8 Southern California House lawmakers remember Jan. 6 riot at U.S. Capitol – Daily News

Southern California House lawmakers knew they were going to witness history on Jan. 6, 2021.

They just didn’t know what sort they’d be witnessing.

Local legislators were on the floor of the House of Representatives, in the gallery overlooking it and in their offices near the U.S. Capitol as a massive rally turned into a protest and then into people fighting their way into the building in an attempt to stop lawmakers from certifying that Joe Biden had won the 2020 presidential election. Many of those rioting alleged that election irregularities and changes in election processes implemented in response to the coronavirus pandemic were illegal, fatally compromised the election, or both.

Due to concerns about COVID-19, Speaker Nancy Pelosi only allowed a few representatives at a time on the House floor. Others waited in the gallery above or back in their offices.

About 10 minutes before the House convened at 1 p.m., Rep. Mark Takano, D-Riverside, went to one of the office building cafeterias for lunch while he waited for his turn to come to the floor to vote.

“I start getting texts from constituents and friends, asking if I’m OK,” Takano recalled a year later. At that point, “I hadn’t had a chance to look at any media at all.”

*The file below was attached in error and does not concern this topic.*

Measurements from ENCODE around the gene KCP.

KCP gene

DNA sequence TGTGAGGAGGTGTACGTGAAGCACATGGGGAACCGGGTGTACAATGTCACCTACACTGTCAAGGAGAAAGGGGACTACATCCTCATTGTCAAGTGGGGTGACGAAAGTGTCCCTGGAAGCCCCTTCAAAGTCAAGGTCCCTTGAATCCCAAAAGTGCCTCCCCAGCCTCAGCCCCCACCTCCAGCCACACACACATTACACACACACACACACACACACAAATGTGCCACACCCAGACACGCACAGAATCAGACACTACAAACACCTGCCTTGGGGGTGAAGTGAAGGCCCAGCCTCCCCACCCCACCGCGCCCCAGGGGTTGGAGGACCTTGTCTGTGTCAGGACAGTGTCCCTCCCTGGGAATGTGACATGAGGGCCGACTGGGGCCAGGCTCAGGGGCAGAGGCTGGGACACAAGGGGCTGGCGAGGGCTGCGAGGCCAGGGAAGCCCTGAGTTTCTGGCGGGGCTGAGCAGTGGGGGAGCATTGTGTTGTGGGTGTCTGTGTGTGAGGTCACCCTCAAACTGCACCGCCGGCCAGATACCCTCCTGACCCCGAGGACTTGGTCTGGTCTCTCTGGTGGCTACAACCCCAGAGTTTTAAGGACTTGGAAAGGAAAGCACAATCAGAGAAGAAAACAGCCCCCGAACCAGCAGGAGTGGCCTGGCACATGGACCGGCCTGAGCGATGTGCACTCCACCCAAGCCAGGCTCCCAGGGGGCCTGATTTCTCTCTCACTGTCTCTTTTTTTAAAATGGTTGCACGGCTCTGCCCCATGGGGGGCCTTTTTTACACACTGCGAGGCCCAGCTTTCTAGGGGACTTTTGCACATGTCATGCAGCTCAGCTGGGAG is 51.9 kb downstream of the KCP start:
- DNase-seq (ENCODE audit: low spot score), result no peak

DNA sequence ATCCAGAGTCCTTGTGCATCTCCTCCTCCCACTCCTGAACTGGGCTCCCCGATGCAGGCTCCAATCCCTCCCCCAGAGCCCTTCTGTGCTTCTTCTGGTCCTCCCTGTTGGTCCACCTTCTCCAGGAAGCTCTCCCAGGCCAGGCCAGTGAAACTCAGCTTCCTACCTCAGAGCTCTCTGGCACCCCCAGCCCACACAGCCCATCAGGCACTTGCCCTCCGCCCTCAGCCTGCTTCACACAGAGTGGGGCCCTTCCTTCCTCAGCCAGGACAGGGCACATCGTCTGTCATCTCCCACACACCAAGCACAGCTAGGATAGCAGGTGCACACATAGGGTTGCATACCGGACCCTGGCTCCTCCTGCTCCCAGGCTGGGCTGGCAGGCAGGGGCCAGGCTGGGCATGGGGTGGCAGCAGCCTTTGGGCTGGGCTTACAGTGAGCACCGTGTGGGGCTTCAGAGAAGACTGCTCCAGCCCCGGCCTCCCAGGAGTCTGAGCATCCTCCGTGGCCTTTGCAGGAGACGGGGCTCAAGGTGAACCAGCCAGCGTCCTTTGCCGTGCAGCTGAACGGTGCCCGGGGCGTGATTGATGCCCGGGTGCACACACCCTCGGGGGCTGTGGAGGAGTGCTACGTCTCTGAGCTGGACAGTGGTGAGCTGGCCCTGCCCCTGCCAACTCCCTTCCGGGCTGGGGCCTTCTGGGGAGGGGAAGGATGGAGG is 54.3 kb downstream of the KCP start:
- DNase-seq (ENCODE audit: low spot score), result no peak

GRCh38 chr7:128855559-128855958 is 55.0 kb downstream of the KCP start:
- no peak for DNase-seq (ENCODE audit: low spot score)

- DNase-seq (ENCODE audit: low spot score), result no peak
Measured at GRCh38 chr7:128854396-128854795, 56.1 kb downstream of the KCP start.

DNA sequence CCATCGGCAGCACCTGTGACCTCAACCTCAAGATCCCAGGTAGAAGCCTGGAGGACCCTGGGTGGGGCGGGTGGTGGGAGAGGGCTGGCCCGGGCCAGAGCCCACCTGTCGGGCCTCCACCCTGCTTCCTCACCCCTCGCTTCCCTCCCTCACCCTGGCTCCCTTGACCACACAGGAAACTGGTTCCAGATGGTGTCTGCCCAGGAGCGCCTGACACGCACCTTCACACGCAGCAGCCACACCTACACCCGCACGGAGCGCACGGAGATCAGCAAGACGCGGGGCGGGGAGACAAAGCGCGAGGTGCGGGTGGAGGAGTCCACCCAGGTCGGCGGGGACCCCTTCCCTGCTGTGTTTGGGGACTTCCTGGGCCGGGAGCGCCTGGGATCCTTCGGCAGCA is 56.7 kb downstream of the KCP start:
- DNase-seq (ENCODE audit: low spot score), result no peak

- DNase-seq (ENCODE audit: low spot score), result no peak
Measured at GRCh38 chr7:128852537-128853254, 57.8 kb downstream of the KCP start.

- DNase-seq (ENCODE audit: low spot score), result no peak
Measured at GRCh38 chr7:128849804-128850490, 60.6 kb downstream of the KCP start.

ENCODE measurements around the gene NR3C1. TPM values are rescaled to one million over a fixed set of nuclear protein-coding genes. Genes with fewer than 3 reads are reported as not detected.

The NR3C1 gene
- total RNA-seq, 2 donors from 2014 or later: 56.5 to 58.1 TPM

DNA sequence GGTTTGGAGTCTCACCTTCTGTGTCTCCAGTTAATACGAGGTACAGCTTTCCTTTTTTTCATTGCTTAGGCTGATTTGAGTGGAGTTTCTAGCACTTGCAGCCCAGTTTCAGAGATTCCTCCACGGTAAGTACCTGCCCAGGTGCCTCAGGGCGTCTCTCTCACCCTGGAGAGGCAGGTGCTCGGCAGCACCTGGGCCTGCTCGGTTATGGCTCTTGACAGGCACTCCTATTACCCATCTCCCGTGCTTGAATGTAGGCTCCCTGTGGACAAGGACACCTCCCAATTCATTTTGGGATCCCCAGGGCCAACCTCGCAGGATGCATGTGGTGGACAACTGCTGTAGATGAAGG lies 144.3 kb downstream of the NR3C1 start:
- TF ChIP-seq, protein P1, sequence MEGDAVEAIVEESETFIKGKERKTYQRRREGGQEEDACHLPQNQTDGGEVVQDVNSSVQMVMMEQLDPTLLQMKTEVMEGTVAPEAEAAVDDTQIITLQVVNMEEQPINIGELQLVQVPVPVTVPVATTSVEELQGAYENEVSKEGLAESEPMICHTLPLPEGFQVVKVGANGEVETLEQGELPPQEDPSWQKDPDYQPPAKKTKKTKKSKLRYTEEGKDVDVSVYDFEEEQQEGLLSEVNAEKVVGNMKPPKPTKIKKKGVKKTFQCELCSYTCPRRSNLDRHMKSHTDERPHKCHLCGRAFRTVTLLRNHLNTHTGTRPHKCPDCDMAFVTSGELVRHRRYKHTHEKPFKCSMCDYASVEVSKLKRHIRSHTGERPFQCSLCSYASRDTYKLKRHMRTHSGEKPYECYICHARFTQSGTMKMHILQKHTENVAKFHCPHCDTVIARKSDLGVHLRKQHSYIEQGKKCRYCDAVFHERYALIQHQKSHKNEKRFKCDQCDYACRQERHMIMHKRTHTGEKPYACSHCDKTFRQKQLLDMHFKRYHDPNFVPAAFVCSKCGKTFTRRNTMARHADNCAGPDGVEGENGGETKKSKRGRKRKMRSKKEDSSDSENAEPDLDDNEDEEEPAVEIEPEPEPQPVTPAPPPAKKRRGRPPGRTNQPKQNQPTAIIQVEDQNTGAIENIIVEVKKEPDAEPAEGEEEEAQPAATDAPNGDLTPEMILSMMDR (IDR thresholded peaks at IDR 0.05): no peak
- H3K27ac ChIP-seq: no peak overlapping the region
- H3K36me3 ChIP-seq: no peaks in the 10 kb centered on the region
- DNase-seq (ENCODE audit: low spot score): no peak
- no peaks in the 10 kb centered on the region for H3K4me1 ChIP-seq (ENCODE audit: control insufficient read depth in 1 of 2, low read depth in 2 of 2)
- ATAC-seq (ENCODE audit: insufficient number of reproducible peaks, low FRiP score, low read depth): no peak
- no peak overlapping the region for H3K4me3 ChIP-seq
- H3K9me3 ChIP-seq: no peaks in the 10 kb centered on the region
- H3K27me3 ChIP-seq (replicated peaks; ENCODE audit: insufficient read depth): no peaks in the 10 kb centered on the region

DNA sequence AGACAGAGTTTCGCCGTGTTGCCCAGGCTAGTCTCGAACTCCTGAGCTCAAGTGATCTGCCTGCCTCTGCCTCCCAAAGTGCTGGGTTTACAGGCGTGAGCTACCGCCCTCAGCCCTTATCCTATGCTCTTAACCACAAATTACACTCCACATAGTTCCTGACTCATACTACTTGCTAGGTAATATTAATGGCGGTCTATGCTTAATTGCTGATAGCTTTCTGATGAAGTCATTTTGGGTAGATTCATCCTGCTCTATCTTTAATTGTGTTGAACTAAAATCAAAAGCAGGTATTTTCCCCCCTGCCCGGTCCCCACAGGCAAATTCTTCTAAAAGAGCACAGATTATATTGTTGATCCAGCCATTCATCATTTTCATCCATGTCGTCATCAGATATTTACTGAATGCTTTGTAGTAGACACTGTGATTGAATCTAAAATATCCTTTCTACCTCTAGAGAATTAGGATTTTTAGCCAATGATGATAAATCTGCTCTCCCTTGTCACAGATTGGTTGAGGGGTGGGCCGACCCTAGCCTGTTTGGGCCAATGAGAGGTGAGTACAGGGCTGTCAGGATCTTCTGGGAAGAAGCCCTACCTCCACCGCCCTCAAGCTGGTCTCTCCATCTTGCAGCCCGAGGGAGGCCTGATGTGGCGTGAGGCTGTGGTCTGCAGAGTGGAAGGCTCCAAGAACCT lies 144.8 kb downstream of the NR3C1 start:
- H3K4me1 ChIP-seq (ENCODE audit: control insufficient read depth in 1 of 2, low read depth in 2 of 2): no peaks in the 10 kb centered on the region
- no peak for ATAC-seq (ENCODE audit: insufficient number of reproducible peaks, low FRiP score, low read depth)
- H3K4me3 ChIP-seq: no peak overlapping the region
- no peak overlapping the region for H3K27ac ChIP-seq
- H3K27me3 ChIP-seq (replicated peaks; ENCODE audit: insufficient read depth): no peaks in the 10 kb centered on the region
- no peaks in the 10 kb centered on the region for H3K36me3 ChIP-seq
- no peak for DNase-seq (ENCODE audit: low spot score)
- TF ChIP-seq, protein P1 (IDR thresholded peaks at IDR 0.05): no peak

He ended up carrying his lunch from site to site throughout the day, he said, in response to repeated orders to evacuate and shelter in place as the situation at the Capitol evolved.

Rep. Ken Calvert, R-Corona, was in his office as the House began its session.

“I looked out the window and I saw all these people coming up Independence (Avenue) toward the Capitol,” he said in a recent interview. “I didn’t think too much about it until all of a sudden, a little bit later, I heard that some barriers came down and people were breaking into the Capitol. … I’ve been in Washington for a long time. I’ve never seen anything like that in my career.”

Rep. Adam Schiff, D-Glendale, was on the House floor as lawmakers debated Arizona’s election results.

Lawmakers evacuate the floor as rioters try to break into the House Chamber at the U.S. Capitol on Jan. 6, 2021, in Washington. (AP Photo/J. Scott Applewhite)

“The first sign I had that something was going wrong was the speaker was suddenly not in her chair presiding,” Schiff recounted. “I knew she had been intent on presiding for the whole session, and I thought that was strange. Then I saw Capitol Police officers rush on to the House floor and grab our number two, Steny Hoyer. … I remember thinking to myself, ‘I never saw Steny move that fast.’”

Rep. Pete Aguilar, D-San Bernardino, was on the floor of the House at the same time.

“We were showing our phones to each other on the House floor, like, do you see this on Twitter? Like, it says, they breached, it says the crowd’s big. So we’re all kind of figuring this out on the fly,” he recalled.

Rep. Brad Sherman, D-Sherman Oaks, returned to his office after the house voted to certify Arizona’s election results, where he encountered the protest — on the office television.

“I said, ‘Hey, I’m turning down the sound. These didn’t seem to be happy people,’” Sherman remembered. “What scared me the most afterwards was finding out that some were shouting, ‘Hang Mike Pence,’ and others were shouting, ‘Hey, where’s Nancy?’ Had I known that at the time, I would have been considerably more scared, or afraid, both for myself and for the country.”

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